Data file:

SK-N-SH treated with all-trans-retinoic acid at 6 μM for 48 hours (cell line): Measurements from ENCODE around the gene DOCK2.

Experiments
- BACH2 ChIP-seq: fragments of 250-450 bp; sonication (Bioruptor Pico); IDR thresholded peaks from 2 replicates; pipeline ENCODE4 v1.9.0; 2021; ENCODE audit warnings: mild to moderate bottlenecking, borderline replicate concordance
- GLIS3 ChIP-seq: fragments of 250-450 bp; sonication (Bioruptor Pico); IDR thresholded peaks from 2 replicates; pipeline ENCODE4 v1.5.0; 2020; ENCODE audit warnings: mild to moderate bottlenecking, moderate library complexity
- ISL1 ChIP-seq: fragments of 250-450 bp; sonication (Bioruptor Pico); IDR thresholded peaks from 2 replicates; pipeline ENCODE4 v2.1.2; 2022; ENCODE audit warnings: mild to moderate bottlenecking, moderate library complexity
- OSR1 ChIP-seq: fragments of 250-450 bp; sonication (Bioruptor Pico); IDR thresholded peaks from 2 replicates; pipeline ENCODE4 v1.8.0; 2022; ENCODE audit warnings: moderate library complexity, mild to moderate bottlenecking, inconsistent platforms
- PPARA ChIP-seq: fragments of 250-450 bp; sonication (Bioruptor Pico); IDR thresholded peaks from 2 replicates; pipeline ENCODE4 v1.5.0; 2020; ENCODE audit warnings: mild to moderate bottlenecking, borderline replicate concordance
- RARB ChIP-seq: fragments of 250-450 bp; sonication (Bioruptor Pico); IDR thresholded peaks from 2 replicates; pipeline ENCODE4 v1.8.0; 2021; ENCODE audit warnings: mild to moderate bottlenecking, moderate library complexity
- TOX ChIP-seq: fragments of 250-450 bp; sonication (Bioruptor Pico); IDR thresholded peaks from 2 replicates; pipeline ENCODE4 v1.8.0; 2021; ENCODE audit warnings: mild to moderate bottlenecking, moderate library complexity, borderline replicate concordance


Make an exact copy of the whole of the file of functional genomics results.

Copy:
SK-N-SH treated with all-trans-retinoic acid at 6 μM for 48 hours (cell line): Measurements from ENCODE around the gene DOCK2.

Experiments
- BACH2 ChIP-seq: fragments of 250-450 bp; sonication (Bioruptor Pico); IDR thresholded peaks from 2 replicates; pipeline ENCODE4 v1.9.0; 2021; ENCODE audit warnings: mild to moderate bottlenecking, borderline replicate concordance
- GLIS3 ChIP-seq: fragments of 250-450 bp; sonication (Bioruptor Pico); IDR thresholded peaks from 2 replicates; pipeline ENCODE4 v1.5.0; 2020; ENCODE audit warnings: mild to moderate bottlenecking, moderate library complexity
- ISL1 ChIP-seq: fragments of 250-450 bp; sonication (Bioruptor Pico); IDR thresholded peaks from 2 replicates; pipeline ENCODE4 v2.1.2; 2022; ENCODE audit warnings: mild to moderate bottlenecking, moderate library complexity
- OSR1 ChIP-seq: fragments of 250-450 bp; sonication (Bioruptor Pico); IDR thresholded peaks from 2 replicates; pipeline ENCODE4 v1.8.0; 2022; ENCODE audit warnings: moderate library complexity, mild to moderate bottlenecking, inconsistent platforms
- PPARA ChIP-seq: fragments of 250-450 bp; sonication (Bioruptor Pico); IDR thresholded peaks from 2 replicates; pipeline ENCODE4 v1.5.0; 2020; ENCODE audit warnings: mild to moderate bottlenecking, borderline replicate concordance
- RARB ChIP-seq: fragments of 250-450 bp; sonication (Bioruptor Pico); IDR thresholded peaks from 2 replicates; pipeline ENCODE4 v1.8.0; 2021; ENCODE audit warnings: mild to moderate bottlenecking, moderate library complexity
- TOX ChIP-seq: fragments of 250-450 bp; sonication (Bioruptor Pico); IDR thresholded peaks from 2 replicates; pipeline ENCODE4 v1.8.0; 2021; ENCODE audit warnings: mild to moderate bottlenecking, moderate library complexity, borderline replicate concordance